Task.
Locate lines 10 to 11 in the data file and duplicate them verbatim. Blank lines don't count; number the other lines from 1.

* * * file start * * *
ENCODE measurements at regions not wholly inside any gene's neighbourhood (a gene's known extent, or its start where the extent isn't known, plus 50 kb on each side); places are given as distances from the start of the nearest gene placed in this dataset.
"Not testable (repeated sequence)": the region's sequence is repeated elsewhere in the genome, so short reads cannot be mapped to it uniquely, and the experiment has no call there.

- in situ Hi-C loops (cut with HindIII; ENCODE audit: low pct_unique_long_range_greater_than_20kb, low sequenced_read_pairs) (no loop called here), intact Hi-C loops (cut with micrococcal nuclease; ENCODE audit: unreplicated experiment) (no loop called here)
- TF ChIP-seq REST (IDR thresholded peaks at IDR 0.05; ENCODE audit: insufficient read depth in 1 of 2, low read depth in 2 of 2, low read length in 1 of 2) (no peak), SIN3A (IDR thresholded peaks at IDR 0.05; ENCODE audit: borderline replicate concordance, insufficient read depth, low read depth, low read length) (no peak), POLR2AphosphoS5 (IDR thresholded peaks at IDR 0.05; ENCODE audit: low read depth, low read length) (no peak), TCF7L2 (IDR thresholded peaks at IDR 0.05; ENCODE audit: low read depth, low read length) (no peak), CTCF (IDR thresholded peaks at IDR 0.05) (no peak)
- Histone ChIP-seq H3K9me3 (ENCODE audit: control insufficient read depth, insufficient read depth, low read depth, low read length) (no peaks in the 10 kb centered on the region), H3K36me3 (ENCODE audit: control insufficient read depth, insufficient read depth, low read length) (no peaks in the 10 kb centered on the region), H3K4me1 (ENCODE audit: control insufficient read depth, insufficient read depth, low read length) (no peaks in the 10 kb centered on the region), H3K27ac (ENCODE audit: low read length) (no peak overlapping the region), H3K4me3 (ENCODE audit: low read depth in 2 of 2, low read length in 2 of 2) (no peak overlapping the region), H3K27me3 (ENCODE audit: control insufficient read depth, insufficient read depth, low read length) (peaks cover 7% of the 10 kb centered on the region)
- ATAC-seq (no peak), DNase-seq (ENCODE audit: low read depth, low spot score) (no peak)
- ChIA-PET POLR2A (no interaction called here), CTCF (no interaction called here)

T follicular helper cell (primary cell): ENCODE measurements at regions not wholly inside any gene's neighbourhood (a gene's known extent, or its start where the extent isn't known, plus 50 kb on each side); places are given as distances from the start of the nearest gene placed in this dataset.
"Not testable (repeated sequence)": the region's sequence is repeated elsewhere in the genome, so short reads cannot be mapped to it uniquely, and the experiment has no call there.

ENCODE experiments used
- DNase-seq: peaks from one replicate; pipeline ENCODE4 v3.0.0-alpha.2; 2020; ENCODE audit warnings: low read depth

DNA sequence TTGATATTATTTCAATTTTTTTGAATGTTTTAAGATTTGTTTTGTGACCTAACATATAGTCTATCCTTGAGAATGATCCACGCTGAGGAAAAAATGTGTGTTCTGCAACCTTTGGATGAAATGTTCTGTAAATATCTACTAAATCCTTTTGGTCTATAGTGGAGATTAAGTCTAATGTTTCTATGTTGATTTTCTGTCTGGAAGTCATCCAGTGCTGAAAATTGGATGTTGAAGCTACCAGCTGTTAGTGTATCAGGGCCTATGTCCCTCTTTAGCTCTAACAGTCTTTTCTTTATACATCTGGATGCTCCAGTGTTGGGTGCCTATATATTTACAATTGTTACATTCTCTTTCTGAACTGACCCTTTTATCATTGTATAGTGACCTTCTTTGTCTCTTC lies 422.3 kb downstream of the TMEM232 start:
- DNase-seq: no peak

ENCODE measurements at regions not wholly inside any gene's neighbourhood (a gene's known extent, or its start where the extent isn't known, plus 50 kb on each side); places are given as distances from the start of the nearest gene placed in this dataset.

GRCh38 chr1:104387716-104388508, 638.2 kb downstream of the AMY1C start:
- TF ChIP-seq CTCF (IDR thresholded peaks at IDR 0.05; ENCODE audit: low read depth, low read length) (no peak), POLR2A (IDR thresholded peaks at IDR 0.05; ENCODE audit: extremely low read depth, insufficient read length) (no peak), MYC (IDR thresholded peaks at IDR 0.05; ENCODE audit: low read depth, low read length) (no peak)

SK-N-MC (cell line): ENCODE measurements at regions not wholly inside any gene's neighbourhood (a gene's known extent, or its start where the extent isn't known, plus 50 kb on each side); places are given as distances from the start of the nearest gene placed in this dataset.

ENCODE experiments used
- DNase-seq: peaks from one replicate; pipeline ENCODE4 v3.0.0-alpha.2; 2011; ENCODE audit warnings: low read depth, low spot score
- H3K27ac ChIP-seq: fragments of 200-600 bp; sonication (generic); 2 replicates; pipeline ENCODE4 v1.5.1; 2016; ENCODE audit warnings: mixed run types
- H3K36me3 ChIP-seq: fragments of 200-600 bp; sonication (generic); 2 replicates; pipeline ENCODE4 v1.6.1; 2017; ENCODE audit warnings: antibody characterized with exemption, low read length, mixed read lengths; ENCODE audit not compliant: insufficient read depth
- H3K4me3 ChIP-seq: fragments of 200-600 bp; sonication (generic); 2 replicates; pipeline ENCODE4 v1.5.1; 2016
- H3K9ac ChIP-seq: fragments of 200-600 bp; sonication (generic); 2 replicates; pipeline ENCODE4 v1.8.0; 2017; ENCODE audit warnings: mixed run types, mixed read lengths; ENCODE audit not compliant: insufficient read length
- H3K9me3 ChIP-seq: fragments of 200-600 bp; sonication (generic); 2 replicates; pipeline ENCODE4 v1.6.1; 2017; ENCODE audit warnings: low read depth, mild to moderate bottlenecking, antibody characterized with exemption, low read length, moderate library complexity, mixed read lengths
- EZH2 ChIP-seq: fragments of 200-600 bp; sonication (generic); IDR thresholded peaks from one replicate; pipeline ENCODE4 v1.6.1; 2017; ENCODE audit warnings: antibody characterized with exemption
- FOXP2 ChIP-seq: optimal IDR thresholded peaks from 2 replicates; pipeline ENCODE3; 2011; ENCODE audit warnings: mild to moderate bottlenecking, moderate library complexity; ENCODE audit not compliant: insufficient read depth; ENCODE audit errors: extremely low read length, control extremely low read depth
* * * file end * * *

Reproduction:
ENCODE experiments used
- DNase-seq: peaks from one replicate; pipeline ENCODE4 v3.0.0-alpha.2; 2020; ENCODE audit warnings: low read depth